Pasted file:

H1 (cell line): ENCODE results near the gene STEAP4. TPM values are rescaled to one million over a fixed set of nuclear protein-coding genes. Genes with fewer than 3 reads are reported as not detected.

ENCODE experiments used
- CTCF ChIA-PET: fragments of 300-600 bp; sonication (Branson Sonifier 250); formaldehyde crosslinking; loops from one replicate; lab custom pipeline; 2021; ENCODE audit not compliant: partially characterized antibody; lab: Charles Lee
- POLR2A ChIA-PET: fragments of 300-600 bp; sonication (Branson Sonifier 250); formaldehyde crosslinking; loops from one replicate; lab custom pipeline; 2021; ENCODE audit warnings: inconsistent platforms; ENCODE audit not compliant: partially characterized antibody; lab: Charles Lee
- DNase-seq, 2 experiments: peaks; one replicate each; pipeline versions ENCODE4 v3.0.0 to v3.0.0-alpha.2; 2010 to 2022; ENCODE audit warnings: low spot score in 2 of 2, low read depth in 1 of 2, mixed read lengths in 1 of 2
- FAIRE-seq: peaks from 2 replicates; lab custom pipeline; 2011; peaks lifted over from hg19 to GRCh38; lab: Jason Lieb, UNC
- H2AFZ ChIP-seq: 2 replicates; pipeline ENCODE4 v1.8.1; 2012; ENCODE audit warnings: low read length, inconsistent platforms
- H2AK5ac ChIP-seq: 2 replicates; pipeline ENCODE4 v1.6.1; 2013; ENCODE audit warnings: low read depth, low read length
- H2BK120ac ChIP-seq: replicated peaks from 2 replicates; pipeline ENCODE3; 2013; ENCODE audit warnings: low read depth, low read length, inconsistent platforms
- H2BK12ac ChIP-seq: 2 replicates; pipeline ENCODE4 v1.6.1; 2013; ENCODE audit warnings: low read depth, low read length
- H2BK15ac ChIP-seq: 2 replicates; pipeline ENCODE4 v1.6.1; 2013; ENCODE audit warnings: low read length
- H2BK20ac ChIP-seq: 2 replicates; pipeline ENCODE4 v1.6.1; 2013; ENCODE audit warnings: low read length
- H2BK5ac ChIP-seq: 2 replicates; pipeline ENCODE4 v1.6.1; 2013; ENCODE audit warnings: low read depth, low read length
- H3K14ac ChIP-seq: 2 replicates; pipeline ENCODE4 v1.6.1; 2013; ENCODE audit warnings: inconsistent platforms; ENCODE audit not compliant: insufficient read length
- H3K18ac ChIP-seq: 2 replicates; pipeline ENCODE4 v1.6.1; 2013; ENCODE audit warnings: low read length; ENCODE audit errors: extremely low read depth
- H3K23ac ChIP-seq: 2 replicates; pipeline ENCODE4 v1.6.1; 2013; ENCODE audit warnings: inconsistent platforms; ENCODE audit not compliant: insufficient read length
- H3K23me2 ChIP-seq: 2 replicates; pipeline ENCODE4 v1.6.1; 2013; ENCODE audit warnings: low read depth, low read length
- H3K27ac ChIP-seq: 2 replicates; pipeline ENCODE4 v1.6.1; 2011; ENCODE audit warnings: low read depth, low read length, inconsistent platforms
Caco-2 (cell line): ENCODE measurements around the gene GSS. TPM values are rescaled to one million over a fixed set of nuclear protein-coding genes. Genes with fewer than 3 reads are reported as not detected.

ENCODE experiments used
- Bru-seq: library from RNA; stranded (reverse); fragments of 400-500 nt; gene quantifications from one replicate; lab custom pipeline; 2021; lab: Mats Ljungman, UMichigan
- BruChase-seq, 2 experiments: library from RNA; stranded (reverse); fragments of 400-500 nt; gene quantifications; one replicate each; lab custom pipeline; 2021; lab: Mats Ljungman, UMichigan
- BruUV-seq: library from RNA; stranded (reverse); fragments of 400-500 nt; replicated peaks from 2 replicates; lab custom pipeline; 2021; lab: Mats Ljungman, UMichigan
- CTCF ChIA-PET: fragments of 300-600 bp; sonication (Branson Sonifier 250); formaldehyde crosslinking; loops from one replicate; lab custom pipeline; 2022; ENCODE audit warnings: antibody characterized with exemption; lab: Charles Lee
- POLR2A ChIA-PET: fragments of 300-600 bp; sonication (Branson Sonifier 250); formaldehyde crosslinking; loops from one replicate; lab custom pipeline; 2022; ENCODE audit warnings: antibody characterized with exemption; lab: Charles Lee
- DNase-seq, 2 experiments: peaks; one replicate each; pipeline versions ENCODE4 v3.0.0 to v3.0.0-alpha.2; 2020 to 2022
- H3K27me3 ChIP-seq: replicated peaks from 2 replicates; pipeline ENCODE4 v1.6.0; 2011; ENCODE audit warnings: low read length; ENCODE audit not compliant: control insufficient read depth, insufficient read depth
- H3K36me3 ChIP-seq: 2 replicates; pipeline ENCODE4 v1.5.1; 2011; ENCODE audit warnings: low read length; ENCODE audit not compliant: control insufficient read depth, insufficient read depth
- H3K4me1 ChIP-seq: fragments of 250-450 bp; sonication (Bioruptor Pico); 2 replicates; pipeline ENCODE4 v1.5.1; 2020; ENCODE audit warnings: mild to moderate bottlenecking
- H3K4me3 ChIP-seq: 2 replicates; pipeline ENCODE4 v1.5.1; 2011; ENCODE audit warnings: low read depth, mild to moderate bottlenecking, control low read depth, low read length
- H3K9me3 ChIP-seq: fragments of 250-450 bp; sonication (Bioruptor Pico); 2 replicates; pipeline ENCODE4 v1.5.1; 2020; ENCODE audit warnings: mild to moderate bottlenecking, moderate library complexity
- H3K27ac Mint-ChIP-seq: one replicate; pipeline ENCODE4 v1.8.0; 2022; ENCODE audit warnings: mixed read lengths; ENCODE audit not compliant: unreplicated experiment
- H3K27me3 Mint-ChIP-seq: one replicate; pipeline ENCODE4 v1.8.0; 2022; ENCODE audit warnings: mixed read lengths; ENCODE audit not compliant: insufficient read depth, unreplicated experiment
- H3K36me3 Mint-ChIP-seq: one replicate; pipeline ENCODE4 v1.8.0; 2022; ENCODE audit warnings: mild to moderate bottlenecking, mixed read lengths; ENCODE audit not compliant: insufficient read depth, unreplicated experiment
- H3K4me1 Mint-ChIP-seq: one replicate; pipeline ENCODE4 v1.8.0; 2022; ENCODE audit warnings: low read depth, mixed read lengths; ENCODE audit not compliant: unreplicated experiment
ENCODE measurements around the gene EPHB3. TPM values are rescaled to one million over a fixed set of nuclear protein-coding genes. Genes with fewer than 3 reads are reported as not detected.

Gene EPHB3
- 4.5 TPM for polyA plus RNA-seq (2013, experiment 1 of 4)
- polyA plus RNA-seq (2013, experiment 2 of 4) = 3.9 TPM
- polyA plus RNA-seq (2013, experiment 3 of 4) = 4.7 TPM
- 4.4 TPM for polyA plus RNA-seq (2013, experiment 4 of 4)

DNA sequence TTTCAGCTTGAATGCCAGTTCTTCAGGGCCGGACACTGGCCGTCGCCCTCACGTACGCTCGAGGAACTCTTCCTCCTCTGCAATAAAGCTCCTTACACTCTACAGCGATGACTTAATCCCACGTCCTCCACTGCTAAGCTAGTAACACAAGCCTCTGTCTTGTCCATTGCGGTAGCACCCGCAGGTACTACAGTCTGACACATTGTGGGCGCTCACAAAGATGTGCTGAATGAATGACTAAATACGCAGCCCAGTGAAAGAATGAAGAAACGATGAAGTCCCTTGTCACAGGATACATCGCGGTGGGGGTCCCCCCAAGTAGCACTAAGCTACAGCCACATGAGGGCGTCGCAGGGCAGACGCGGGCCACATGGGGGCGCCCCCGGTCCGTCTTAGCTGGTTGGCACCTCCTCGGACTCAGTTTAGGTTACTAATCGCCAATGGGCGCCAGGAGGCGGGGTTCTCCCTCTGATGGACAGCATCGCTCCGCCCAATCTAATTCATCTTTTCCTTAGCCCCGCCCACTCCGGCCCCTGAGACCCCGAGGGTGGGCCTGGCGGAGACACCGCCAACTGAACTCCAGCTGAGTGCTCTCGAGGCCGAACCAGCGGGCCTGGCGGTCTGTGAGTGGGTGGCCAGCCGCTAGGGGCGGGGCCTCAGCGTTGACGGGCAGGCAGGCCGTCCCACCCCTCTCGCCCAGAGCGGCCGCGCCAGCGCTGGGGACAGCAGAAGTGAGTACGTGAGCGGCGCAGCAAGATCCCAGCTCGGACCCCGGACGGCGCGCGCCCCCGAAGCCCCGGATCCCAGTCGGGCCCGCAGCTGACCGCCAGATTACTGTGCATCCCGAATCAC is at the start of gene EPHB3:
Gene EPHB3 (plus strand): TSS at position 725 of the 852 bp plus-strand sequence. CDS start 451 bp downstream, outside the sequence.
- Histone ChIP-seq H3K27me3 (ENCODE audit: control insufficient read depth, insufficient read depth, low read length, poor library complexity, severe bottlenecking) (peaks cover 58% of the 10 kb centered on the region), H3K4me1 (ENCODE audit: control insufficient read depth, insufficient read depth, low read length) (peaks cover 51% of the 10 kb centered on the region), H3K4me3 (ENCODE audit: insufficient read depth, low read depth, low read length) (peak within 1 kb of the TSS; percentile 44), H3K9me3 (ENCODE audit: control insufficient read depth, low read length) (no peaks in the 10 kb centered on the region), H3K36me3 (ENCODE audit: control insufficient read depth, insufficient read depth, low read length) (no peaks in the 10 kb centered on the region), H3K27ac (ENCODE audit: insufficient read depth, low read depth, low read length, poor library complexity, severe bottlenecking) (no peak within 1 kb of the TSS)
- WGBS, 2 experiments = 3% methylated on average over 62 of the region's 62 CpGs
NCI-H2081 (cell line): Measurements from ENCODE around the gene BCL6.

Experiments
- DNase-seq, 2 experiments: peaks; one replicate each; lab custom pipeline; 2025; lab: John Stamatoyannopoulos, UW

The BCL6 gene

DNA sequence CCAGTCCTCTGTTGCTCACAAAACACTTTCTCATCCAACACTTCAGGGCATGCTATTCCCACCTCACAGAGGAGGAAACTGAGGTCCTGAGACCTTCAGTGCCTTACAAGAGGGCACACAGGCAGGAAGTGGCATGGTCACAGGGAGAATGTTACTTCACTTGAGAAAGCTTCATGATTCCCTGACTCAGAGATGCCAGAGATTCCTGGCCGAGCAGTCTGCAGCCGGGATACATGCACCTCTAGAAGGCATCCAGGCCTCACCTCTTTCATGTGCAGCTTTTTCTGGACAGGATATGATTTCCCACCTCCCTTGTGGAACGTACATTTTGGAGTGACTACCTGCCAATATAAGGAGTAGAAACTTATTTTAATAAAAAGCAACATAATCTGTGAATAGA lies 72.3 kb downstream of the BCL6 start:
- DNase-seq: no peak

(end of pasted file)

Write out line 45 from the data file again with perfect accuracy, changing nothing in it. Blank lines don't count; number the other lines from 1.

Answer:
- WGBS, 2 experiments = 3% methylated on average over 62 of the region's 62 CpGs